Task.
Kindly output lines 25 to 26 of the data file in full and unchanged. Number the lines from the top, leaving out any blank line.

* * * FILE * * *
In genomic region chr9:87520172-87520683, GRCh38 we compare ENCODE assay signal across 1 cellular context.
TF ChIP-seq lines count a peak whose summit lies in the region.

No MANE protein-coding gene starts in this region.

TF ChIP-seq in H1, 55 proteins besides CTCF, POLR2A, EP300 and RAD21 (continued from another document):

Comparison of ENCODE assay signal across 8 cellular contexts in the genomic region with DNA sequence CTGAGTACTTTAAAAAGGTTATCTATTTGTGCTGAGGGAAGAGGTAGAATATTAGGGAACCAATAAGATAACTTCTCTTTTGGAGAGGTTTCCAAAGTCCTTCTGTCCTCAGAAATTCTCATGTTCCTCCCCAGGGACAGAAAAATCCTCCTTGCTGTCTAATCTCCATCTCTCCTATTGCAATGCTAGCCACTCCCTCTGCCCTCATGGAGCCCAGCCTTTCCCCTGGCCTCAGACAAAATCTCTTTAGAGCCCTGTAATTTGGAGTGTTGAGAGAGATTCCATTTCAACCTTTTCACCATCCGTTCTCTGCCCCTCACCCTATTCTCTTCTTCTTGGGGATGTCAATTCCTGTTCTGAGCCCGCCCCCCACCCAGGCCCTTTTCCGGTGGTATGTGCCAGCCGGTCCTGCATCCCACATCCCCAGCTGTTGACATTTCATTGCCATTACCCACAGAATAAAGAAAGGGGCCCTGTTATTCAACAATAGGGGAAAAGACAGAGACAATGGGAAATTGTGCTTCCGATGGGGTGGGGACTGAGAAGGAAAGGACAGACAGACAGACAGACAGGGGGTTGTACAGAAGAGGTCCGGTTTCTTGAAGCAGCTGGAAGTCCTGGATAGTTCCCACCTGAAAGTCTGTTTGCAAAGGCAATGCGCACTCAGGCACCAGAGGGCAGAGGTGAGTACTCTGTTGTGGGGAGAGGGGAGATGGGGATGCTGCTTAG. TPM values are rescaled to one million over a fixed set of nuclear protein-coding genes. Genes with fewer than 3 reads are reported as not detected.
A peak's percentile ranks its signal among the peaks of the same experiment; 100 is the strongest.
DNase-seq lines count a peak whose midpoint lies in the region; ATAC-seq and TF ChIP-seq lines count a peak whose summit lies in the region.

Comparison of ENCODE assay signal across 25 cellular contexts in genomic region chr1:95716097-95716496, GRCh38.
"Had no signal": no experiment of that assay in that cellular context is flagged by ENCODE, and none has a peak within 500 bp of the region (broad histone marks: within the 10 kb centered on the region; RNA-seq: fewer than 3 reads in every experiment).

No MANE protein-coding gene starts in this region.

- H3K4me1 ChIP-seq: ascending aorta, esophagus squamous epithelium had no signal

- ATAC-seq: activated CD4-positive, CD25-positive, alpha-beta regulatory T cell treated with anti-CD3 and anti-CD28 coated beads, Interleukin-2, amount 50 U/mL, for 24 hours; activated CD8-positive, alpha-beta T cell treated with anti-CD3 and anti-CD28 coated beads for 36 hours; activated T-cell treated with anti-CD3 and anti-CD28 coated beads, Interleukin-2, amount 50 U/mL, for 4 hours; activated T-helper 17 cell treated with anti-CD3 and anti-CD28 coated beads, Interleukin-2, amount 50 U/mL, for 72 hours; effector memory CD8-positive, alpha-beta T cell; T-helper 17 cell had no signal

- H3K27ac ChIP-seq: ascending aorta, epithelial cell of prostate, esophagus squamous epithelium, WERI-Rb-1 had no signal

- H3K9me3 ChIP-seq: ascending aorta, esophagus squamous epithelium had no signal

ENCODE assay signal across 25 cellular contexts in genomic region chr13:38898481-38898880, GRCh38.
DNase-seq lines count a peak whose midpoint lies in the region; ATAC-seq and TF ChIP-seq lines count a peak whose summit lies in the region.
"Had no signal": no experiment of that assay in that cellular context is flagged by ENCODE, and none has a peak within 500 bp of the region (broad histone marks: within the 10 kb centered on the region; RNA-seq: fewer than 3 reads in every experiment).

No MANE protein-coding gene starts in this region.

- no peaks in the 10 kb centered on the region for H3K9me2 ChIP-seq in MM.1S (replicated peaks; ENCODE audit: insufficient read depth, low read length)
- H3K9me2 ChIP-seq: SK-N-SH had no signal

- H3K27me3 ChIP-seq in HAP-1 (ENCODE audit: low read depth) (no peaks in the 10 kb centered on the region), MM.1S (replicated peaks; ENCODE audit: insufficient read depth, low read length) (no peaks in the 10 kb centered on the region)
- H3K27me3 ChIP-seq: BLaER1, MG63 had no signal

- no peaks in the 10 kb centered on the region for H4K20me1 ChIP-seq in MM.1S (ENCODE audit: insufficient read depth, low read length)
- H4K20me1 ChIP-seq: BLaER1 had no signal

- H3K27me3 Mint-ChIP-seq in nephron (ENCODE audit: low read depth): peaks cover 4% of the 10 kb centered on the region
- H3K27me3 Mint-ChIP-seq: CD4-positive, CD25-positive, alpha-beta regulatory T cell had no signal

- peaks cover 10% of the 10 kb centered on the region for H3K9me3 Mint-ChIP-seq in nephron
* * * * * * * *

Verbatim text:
- H3K27me3 Mint-ChIP-seq in nephron (ENCODE audit: low read depth): peaks cover 4% of the 10 kb centered on the region
- H3K27me3 Mint-ChIP-seq: CD4-positive, CD25-positive, alpha-beta regulatory T cell had no signal